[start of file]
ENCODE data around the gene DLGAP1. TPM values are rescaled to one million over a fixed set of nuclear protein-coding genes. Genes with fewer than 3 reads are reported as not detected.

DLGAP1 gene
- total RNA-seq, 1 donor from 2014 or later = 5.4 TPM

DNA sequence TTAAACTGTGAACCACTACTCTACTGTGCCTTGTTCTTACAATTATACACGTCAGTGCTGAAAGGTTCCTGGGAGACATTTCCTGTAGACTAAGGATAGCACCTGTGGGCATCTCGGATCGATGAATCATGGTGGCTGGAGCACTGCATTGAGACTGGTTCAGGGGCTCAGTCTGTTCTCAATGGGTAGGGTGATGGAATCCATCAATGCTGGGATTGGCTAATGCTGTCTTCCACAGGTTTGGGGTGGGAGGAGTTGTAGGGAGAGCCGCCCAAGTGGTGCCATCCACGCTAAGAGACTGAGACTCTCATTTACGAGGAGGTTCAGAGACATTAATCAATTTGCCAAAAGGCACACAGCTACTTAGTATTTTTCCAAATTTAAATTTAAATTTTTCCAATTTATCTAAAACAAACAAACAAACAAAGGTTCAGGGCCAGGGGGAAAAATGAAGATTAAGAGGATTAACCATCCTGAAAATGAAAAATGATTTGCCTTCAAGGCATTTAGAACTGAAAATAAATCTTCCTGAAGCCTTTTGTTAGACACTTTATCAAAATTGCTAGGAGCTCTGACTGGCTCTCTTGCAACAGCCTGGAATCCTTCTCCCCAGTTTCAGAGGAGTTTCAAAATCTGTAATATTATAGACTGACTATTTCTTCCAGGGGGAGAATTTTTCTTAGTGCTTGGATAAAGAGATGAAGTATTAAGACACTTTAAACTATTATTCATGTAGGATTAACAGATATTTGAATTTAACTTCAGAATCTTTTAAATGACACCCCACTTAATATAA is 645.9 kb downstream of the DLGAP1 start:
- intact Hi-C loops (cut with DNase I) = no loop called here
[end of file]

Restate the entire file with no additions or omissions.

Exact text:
ENCODE data around the gene DLGAP1. TPM values are rescaled to one million over a fixed set of nuclear protein-coding genes. Genes with fewer than 3 reads are reported as not detected.

DLGAP1 gene
- total RNA-seq, 1 donor from 2014 or later = 5.4 TPM

DNA sequence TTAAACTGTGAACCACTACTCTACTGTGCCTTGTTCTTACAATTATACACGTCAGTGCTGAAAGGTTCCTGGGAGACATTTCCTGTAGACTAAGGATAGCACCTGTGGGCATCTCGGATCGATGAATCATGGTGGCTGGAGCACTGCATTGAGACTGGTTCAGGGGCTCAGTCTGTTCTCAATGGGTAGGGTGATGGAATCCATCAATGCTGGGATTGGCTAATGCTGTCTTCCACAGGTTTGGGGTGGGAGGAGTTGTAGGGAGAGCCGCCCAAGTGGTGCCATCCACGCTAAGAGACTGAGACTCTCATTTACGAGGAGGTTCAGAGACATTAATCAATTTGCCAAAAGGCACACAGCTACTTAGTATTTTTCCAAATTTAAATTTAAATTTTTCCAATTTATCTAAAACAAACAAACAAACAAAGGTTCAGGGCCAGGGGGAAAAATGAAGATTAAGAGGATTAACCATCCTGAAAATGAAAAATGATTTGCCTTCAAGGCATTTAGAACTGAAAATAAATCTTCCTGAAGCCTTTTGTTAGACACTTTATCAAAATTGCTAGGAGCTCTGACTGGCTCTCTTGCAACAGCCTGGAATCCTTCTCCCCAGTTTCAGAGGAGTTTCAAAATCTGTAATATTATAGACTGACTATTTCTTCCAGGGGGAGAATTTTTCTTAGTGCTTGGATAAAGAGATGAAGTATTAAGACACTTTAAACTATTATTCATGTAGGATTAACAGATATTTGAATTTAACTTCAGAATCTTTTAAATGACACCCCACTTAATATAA is 645.9 kb downstream of the DLGAP1 start:
- intact Hi-C loops (cut with DNase I) = no loop called here